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Cotton Abscission: Ultrastructural Features and Expression of Abscission-Specific Genes

Curt M. Peterson, Narendra Singh, Liwei Chen, Roland Dute


Boll abscission limits yield potential, and delayed leaf abscission increases staining and trash in lint during harvesting. Manipulation of cotton abscission will lead to increased yields and improved lint quality. Structural changes contributing to abscission in cotton petioles were determined. A cDNA and a subtracted cDNA library were constructed from cotton petiole abscission zone tissues. Explants from greenhouse-grown cotton seedlings, Gossypium hirsutum L. 'Deltapine', were used for microscopic studies. Abscission was induced by applying 0.1% ethephon in lanolin paste to petiole stumps. Intact seedlings were sprayed with 2% ethephon to induce abscission for molecular studies. Petiole tissues were collected at selected times after treatment for light, TEM and SEM studies and 48 hours after treatment for molecular studies. The abscission zone is indistinguishable from adjacent tissues prior to ethephon treatment. Ethylene, released from ethephon, induces the swelling of collenchyma and parenchyma cells within the petiole prior to cell separation. Separation results from breakdown of the middle lamella and part of the primary cell wall. Some cells break down and release vesicles into the region of the degraded cell wall. In other cells, the plasma membrane remains intact following separation, but cells contain degraded cytoplasmic organelles.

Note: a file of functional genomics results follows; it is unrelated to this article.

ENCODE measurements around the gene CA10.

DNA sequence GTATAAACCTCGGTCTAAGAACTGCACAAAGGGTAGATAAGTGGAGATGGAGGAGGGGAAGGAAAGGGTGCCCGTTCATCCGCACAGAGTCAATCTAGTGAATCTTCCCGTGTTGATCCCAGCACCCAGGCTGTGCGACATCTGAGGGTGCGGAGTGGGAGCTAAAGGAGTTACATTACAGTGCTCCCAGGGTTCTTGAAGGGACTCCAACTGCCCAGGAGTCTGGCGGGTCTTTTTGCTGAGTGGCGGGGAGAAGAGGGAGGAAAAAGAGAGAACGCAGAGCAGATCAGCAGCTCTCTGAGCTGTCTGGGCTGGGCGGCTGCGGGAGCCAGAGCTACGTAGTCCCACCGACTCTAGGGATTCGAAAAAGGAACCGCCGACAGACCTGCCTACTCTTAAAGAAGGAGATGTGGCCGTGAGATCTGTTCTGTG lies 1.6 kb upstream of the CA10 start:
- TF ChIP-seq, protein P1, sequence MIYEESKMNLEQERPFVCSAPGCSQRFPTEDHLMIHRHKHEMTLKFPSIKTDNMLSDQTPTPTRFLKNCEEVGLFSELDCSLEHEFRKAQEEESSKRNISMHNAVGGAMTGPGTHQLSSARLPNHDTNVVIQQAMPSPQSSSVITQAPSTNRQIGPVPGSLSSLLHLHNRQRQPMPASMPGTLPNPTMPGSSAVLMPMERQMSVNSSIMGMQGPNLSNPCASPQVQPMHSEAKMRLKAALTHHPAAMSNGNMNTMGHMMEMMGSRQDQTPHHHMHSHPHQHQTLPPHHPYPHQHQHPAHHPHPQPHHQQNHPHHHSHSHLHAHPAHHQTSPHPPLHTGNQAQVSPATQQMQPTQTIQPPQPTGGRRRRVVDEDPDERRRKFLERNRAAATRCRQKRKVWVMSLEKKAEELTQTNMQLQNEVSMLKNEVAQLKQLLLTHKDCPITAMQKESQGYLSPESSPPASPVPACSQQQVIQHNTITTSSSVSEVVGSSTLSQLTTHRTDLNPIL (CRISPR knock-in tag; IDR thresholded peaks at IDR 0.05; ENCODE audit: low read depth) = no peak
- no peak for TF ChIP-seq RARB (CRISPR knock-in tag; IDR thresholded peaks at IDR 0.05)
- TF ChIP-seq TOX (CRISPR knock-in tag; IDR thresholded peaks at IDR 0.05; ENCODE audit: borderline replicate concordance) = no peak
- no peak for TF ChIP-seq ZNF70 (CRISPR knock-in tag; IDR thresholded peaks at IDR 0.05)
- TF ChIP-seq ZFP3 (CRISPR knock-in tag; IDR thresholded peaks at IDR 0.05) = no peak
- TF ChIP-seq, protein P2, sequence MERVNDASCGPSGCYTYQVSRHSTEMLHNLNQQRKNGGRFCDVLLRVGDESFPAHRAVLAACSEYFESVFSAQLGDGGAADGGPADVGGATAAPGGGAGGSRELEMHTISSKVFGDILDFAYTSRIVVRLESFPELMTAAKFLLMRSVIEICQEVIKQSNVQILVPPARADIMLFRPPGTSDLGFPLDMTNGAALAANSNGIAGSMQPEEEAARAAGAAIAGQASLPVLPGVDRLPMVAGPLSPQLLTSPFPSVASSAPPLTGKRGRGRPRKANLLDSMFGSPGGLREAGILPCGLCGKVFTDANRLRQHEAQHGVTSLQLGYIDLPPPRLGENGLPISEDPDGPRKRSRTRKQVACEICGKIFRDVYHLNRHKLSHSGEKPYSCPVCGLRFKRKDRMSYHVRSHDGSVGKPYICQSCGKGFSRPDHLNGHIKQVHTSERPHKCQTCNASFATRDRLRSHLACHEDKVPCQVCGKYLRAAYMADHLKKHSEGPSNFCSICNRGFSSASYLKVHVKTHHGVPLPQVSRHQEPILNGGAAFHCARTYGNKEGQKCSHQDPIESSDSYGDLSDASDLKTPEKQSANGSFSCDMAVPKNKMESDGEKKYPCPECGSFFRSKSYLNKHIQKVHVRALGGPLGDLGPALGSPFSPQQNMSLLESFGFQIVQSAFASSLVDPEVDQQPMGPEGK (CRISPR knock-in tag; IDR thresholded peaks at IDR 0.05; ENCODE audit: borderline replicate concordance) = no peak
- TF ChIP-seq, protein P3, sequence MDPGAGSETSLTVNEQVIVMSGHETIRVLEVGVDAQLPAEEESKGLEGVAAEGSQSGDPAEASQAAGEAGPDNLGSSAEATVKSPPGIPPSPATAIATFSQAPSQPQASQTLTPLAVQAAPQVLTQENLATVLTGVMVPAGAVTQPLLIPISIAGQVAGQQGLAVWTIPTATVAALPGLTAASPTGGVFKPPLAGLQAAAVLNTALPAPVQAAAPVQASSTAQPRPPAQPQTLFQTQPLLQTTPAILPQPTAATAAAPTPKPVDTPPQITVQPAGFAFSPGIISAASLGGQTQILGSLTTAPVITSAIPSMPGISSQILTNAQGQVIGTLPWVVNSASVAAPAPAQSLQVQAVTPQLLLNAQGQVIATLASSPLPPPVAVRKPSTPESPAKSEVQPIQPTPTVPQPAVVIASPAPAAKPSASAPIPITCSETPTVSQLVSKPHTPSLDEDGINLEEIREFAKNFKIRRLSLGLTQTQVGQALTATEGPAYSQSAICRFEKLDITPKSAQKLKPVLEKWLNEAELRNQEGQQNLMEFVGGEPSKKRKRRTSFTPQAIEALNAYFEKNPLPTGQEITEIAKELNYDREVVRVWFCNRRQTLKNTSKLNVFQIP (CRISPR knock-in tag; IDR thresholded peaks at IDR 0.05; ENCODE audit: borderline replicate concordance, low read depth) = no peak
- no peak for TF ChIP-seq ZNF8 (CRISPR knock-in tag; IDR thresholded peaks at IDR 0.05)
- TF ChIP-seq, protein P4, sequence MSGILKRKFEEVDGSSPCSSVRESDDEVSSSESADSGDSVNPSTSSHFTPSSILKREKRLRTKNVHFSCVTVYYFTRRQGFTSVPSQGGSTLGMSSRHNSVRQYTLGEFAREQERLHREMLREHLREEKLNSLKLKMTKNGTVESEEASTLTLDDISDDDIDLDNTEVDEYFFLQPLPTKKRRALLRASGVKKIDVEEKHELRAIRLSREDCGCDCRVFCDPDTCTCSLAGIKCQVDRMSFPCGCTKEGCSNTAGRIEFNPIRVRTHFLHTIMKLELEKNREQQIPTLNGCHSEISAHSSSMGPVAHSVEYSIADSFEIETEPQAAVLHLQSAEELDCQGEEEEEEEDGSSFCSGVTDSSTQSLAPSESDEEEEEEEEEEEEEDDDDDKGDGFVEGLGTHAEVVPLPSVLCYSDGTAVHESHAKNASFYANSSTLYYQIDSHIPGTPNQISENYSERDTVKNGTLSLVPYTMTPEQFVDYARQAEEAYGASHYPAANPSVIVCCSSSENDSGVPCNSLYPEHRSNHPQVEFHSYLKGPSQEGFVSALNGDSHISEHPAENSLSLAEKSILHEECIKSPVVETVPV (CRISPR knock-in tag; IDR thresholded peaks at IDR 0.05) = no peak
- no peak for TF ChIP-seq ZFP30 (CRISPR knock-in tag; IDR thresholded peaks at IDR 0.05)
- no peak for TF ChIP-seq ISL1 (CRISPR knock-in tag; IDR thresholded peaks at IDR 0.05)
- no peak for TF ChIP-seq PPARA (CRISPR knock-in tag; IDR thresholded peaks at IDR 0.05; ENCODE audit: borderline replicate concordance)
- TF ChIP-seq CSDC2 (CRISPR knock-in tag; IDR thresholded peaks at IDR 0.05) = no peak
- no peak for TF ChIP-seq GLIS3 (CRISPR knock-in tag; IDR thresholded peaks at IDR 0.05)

Northern and Southern blot experiments indicate no homology between soybean and cotton abscission cellulase genes. Thus, heterologous probes for abscission-related genes may not be useful in identifying cotton abscission-specific clones. Consequently, a cDNA and subtracted cDNA library have been constructed from cotton petioles and abscission specific clones have been isolated. Experiments are in progress to identify the cDNA clones and study expression of these genes in abscission zone tissues. Results of this research will provide genetic tools for regulating abscission in cotton to enhance sustainability of this crop.

Reprinted from Proceedings of the 1996 Beltwide Cotton Conferences pg. 1177
©National Cotton Council, Memphis TN

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Document last modified Sunday, Dec 6 1998